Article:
Jingchuan’s players were reportedly a bunch of journeymen amateurs: the goalkeeper, Cui Tonghui, was a PE teacher at the local high school; one of the defenders sold apples for a living; a forward was a beef vendor. Cui had reportedly been fined 130 yuan by his employer for taking time off to play against Guoan.
This wasn’t entirely true. It later turned out that Cui — the hero goalkeeper, who made crucial saves in normal time and then scored during the penalty shootout — wasn’t a PE teacher, but a former professional who once played in Europe’s lower leagues and coached at professional Chinese clubs before joining Jingchuan as a player-coach. The rest of the team were all promising youth players, whom Jingchuan were helping to develop for their parent club — the ambitious and well-funded Guangxi Beihai Jichi, who play in the Guangxi Football Super League.
But for Feng Zhen, a veteran Chinese soccer reporter, the distortions are themselves revealing: They reflected the media’s desire to hype up Guoan’s loss and use it as an excuse to pour even more scorn on Chinese soccer.
Jingchuan Wenhui declined Sixth Tone’s request for comment.
There were some mitigating circumstances behind the loss. Xerman Lopez Figueiras, a fitness coach at China League One side Nantong Zhiyun F.C., told Sixth Tone that it’s common in China for elite clubs not to take cup competitions seriously.
“The Super League clubs don’t think the Chinese FA Cup is important,” Figueiras said. “They do not value the trophy because the games bring no economic benefit, and so the clubs field young players.”
What’s more, competition rules bar Super League clubs from fielding their foreign players against sides from the third and fourth divisions. The smaller clubs, by contrast, tend to field their strongest possible teams, narrowing the gap in class, Figueiras said.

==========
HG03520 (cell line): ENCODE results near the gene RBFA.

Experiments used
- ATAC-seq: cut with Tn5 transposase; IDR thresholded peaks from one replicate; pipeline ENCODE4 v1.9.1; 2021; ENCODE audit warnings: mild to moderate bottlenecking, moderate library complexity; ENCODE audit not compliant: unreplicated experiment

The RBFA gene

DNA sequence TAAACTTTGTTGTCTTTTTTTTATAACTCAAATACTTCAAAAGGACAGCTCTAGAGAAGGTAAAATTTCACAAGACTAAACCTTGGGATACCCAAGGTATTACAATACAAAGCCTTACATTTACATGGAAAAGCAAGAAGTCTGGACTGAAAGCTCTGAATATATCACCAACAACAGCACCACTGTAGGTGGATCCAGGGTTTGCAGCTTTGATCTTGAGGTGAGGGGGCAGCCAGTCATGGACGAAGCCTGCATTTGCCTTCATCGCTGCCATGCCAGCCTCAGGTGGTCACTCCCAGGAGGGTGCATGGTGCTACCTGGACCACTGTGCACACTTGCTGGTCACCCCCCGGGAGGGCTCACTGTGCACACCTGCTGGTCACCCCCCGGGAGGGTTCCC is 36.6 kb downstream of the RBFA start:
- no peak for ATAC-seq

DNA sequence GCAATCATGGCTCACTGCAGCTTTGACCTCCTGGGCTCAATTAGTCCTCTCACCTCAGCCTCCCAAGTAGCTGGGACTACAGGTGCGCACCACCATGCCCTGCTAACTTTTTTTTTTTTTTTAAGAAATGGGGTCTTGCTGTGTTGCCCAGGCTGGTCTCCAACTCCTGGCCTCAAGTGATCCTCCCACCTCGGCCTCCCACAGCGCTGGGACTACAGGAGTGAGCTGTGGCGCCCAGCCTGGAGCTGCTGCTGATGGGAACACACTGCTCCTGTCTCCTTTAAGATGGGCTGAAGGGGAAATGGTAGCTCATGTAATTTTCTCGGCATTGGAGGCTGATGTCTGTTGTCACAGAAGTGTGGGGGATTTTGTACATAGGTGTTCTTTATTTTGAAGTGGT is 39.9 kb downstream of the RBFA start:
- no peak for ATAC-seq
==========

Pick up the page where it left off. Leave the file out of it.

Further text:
Yet some fans argue that Guoan’s loss is still damning, as it reflects the CSL clubs’ failure to develop youth academies capable of producing elite-level, home-grown players.
“One thing is clear: If you don’t field foreign players, all Chinese players are about the same,” one commenter wrote on Guoan’s Weibo feed.
Beijing Guoan’s future, like that of many CSL clubs, looks uncertain. The club has not been insulated from the CSL’s debt crisis: During the summer, Chinese media reported that Guoan had fallen behind in paying players, with some owed up to 11 months of wages.
So far, Guoan have not faced sanctions, but that doesn’t mean the problems have been resolved, Feng warns.
“They certainly still owe money in salaries, but they must have done good work with the players, getting them to sign (the right agreements),” he said.
For Chinese clubs, the worry is that the pandemic and the ongoing collapse of the league’s finances will spark a longer-term crisis: one of waning public interest.
For almost three years, Chinese league and cup games have been played under a closed-loop system due to China’s strict virus-control protocols. Players and staff commute within a bubble that includes the hotel, training base, and pitch. Matches are mostly held without spectators.
Now, China’s abrupt lifting of COVID restrictions promises to bring some relief to the clubs, who may finally be allowed to hold matches in their home stadiums once more. (No announcement has yet been made on when this might happen.)
But how many fans will show up? According to Cameron Wilson, a Shanghai-based soccer writer and consultant, a post-COVID “apathy” toward domestic soccer has set in.
“No league in the world could have sustained that kind of damage without long-term effects,” Wilson said. “The level of fan interest in Chinese football is low now.”
In an ominous sign, many Chinese fans have been asking for refunds on the season tickets they bought before the start of the pandemic, said Wilson. But there are still some signs of hope.
“The fact that fans are berating Guoan for their loss is actually a good thing,” he said. “It means they still care.”
Editor: Dominic Morgan.
(Header image: Players from the Chinese men’s national team take a break during a training session in Haikou, Hainan province, March 2022. VCG)